Death Helps Us Appreciate Life

The wife of a very close music friend died rather unexpectedly. I can only imagine what she experienced in the last week of her life: she was told that one procedure might give her 6 more months to live; a test revealed that the cancer had spread far and wide, so, alas, the procedure could not be done. In fact, the test revealed that she actually only had a few days left.OLYMPUS DIGITAL CAMERA
Can you imagine how difficult that would be to hear after thinking you had 6 months? I would think it an adjustment that might be impossible to make quickly. And yet, there was no choice offered her. Everyone around her was hopeful; then, hopes were dashed. I understand it was not an easy death. It made me very sad to hear this.
I attended her funeral that was filled with warmth, love, deep sorrow and devastation for some. Her husband, my dear friend, hugged me tight, taking me up on “talking later” when he needed/wanted support. He was amazingly “together” and somewhat cheerful. Perhaps he was relieved that her suffering was over. Or perhaps he was so glad to have us all there to share our love and concern for the living. That’s how I felt at my sister’s funeral a few years back: happy to see people that loved my Sis. I’ll call my friend tomorrow when I have time to listen.
Days later I thought about how remarkable it is that we can wake up each new day. We go to sleep—unconscious, breathing automatically, sometimes dreaming/sometimes not dreaming—and wake up refreshed from sleep. It’s a little miracle all in itself. We are so fortunate to be able to do this—to wake up. Not everyone gets to do so. In fact, there are people all over the world who may not get to wake up tomorrow.
Being alive and getting to wake up tomorrow is an enormous gift to cherish—one not to be taken for granted. Getting to breathe clearly and effortlessly—another gift we rarely think about. Consciously pausing to reflect upon what we are grateful for—this would serve us well. Setting our day’s course in the direction of enjoying something for ourselves as well as making someone else’s life better this day—does this cross our mind(s)? I hope so. In fact, these questions hint at answering how we might appreciate life even more than we do.
Consider this:
1. Take time each morning to bask in the glow of being alive.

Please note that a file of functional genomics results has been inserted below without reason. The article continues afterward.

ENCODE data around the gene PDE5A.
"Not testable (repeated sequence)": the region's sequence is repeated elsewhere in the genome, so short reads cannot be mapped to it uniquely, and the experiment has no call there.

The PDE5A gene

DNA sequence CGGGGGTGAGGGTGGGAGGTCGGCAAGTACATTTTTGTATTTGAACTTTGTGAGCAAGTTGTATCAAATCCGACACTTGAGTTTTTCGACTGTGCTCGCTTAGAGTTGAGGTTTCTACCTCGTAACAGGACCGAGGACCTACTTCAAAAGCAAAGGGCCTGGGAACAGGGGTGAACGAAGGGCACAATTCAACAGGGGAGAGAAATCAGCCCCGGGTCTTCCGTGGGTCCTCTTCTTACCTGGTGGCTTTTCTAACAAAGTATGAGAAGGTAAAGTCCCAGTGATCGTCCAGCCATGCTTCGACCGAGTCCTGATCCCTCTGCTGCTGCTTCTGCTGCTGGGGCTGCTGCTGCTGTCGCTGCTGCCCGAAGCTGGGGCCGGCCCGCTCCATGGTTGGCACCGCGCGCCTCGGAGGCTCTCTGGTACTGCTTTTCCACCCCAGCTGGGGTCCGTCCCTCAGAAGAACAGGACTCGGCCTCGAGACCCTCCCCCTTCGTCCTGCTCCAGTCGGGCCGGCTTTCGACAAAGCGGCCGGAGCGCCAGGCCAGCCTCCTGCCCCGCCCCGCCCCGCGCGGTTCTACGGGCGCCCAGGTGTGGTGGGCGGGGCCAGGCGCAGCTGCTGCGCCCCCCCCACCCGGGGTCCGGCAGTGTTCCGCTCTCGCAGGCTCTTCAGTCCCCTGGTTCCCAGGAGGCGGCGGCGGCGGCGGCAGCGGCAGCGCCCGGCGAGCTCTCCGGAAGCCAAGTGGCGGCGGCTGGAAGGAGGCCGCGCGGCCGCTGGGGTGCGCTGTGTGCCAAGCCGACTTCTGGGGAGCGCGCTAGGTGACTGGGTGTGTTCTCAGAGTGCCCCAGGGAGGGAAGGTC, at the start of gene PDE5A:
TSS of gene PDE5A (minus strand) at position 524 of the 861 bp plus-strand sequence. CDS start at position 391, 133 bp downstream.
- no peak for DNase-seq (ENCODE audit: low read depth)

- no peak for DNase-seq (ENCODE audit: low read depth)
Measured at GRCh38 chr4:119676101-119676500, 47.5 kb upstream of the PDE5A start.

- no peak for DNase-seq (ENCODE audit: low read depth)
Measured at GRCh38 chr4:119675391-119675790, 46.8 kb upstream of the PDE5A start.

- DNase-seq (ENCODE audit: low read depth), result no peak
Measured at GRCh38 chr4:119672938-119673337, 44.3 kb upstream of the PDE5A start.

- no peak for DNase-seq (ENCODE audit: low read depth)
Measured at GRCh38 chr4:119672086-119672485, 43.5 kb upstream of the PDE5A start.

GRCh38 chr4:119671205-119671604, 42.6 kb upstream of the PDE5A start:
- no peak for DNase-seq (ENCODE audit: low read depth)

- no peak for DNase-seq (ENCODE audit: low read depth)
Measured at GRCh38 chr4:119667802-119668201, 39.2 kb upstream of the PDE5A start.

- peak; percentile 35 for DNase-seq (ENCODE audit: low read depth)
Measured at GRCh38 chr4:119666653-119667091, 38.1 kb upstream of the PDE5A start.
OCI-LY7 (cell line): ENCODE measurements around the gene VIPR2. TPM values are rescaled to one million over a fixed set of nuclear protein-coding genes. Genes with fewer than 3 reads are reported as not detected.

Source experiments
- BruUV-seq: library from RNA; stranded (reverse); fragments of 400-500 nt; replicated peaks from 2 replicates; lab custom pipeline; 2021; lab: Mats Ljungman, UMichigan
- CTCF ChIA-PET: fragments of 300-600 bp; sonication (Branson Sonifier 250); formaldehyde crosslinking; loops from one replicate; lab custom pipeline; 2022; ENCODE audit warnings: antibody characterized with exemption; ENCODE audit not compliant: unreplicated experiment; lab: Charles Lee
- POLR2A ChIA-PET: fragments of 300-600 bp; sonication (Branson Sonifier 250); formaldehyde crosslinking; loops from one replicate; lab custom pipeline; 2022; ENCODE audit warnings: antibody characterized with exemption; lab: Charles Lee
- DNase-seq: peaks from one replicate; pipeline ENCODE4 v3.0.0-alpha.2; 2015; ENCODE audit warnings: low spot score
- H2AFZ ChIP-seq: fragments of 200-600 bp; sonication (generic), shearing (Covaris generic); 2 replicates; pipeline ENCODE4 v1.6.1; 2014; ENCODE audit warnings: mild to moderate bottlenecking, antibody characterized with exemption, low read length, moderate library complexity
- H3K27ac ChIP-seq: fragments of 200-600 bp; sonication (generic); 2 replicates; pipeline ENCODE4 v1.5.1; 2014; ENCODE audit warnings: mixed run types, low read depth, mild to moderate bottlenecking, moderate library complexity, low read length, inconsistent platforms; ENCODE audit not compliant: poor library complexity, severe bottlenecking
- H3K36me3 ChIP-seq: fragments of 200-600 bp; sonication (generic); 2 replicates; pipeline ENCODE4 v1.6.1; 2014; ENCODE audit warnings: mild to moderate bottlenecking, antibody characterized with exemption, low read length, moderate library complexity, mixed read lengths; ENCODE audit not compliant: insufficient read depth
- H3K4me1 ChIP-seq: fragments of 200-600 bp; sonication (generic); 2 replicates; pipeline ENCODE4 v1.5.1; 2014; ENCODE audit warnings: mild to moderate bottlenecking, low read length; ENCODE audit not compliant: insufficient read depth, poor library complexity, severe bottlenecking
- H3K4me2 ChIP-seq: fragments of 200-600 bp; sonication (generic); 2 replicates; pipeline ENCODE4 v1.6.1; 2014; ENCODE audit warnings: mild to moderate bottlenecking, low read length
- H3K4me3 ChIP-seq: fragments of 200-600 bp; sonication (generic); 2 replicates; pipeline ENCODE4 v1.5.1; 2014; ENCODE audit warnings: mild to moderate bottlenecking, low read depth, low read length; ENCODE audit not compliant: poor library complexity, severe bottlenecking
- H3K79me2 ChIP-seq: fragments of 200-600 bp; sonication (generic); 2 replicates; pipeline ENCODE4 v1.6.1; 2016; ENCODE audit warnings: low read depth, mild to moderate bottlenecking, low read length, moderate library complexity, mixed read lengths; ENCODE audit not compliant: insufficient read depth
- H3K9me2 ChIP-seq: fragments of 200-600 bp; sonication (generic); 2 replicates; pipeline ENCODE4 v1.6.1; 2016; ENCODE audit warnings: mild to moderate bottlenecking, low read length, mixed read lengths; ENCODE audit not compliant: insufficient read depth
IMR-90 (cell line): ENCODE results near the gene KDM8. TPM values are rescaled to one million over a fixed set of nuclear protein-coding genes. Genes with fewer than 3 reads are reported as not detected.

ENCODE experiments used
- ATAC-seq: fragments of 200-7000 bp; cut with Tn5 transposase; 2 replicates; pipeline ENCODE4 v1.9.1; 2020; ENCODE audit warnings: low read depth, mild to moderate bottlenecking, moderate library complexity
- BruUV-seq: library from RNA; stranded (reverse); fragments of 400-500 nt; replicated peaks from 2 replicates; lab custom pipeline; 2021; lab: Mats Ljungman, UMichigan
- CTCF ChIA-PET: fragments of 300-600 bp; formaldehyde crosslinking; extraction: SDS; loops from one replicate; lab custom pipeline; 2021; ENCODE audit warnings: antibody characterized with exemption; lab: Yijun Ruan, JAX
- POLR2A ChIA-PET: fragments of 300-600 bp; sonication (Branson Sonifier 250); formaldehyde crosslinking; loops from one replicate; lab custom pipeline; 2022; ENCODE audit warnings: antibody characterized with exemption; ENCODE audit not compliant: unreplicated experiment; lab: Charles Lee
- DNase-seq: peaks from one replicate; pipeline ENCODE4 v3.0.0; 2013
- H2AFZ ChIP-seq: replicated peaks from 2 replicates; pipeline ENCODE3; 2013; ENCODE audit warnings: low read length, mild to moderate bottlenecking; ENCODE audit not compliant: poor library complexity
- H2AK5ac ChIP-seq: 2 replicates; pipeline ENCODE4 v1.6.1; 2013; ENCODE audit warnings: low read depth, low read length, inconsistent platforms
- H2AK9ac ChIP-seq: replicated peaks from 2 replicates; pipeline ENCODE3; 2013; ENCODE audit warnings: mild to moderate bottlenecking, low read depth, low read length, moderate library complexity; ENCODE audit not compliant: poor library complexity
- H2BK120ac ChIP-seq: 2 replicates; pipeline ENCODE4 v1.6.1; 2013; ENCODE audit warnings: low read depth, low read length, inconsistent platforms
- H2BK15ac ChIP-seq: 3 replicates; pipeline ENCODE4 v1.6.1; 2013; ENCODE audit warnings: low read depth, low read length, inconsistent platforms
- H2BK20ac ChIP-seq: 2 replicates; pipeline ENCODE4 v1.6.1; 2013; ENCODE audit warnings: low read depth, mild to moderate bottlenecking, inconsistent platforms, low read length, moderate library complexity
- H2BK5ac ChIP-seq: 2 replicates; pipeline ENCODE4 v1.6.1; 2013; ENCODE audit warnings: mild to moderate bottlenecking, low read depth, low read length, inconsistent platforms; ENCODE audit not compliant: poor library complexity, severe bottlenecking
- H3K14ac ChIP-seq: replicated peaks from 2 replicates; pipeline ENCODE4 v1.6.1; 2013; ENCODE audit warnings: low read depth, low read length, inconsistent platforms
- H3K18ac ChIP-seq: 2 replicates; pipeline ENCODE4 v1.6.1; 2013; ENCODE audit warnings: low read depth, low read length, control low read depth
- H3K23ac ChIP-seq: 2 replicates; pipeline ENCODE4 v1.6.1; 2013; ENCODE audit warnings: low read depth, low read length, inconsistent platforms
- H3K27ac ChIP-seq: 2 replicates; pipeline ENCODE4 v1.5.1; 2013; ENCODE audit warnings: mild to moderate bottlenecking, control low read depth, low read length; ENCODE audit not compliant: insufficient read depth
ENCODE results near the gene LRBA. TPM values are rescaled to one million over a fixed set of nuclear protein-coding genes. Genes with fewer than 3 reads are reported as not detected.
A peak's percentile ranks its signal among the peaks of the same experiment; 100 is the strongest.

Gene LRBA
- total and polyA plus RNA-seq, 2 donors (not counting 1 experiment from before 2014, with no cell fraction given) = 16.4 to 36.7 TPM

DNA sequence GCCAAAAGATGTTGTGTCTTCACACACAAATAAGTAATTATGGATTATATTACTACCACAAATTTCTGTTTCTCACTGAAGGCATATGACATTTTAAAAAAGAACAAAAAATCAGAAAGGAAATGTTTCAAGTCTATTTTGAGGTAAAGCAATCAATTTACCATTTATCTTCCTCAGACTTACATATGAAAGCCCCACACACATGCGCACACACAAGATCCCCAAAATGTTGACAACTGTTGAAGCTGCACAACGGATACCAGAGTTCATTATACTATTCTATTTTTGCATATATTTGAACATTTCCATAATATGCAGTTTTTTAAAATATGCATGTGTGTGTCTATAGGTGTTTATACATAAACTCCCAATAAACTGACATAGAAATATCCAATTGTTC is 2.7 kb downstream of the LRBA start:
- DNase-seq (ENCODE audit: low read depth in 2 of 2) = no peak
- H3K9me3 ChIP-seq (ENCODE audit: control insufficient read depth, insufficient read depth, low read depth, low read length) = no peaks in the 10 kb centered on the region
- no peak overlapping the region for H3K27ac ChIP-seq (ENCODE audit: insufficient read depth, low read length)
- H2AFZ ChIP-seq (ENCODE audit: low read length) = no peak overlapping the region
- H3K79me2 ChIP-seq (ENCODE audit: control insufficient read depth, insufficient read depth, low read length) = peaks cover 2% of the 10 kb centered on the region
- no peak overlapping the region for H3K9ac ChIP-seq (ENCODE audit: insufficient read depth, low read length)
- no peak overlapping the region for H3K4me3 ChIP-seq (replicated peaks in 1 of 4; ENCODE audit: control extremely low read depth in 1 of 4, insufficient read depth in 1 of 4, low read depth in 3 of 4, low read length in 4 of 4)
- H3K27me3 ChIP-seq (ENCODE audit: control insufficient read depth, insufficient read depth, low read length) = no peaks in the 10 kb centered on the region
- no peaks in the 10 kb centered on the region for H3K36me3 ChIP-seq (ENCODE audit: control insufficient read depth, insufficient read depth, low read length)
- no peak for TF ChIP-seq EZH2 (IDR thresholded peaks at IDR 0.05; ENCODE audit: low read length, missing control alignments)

2. Follow your breath, sinking down into your soul. Listen to your soul’s wants and needs. Plan ways in which you can manifest them.
3. Think about something you’d like to enjoy this day. It can be small, medium or large. Then consider how you might make someone else’s life better, also. It might be through your actual work or it might be through a volunteer activity. It could simply be through some thoughtful gesture you make to someone you know, or to a stranger.
4. End your day thinking about what you are grateful for. Think of 1-3 things. Being alive can be one of the three.
5. Set an intention for creating something excellent. Do this at least once a week.
Knowing that we all will face a physical ending at some point—and accepting this fact without undue fear—can help us appreciate all the days that we have to be alive. We get more “turns” to see the seasons change, to write someone a note, to attend a favorite arts or sporting event, to hug someone we love, to go on another run in the park, to fix that favorite meal, etc. We get to consciously cherish how delicious it feels to fall asleep when we’re tired and to wake up refreshed, ready for a new day. We get another turn at morning meditation or prayer. We might even put in for a promotion or write another chapter in that book we’re finishing. Who knows… the list can be endless.
What “turns” do you still want to have? What do you long to do that you put on the shelf and try to ignore? What beauty beckons you? What is it that you are called to do in this lifetime? And what are you absolutely determined to be or do while you are breathing in and out? Take note of any answer you get to these questions.
Be sure to appreciate life—even if you aren’t mourning someone’s passing. And if you are saying goodbye to someone, make sure you celebrate and appreciate the life they had. Move then to treasuring and investing in the life you have now. We needn’t have death to remind us about appreciating life, and yet when it does, perhaps we’ll take a quantum leap into creating a magnificent life worth living.

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